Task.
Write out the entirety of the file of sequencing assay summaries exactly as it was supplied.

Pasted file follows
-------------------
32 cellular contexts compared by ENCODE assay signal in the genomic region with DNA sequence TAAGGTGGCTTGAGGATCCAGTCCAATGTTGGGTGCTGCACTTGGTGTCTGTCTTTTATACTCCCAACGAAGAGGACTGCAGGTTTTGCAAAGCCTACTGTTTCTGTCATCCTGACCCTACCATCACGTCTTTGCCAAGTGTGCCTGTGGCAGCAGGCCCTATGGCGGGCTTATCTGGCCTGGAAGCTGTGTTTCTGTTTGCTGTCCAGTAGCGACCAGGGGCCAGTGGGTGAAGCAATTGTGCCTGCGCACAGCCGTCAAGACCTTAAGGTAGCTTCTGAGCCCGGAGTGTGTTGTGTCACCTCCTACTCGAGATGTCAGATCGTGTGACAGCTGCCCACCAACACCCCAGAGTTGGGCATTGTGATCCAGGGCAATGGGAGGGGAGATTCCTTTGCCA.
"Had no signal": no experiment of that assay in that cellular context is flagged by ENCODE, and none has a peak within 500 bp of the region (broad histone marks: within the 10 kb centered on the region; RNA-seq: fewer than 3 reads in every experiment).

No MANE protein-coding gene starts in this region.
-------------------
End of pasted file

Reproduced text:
32 cellular contexts compared by ENCODE assay signal in the genomic region with DNA sequence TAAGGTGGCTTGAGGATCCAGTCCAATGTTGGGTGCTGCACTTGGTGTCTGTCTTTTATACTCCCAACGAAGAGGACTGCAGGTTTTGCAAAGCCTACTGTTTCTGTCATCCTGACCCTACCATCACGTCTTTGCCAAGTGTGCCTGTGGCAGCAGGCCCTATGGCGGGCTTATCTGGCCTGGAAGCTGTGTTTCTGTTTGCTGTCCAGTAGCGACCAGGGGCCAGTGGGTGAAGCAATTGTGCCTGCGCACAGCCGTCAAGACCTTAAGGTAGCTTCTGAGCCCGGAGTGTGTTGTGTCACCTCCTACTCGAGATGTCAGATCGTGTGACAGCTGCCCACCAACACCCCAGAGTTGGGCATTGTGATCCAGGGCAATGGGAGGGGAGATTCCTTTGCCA.
"Had no signal": no experiment of that assay in that cellular context is flagged by ENCODE, and none has a peak within 500 bp of the region (broad histone marks: within the 10 kb centered on the region; RNA-seq: fewer than 3 reads in every experiment).

No MANE protein-coding gene starts in this region.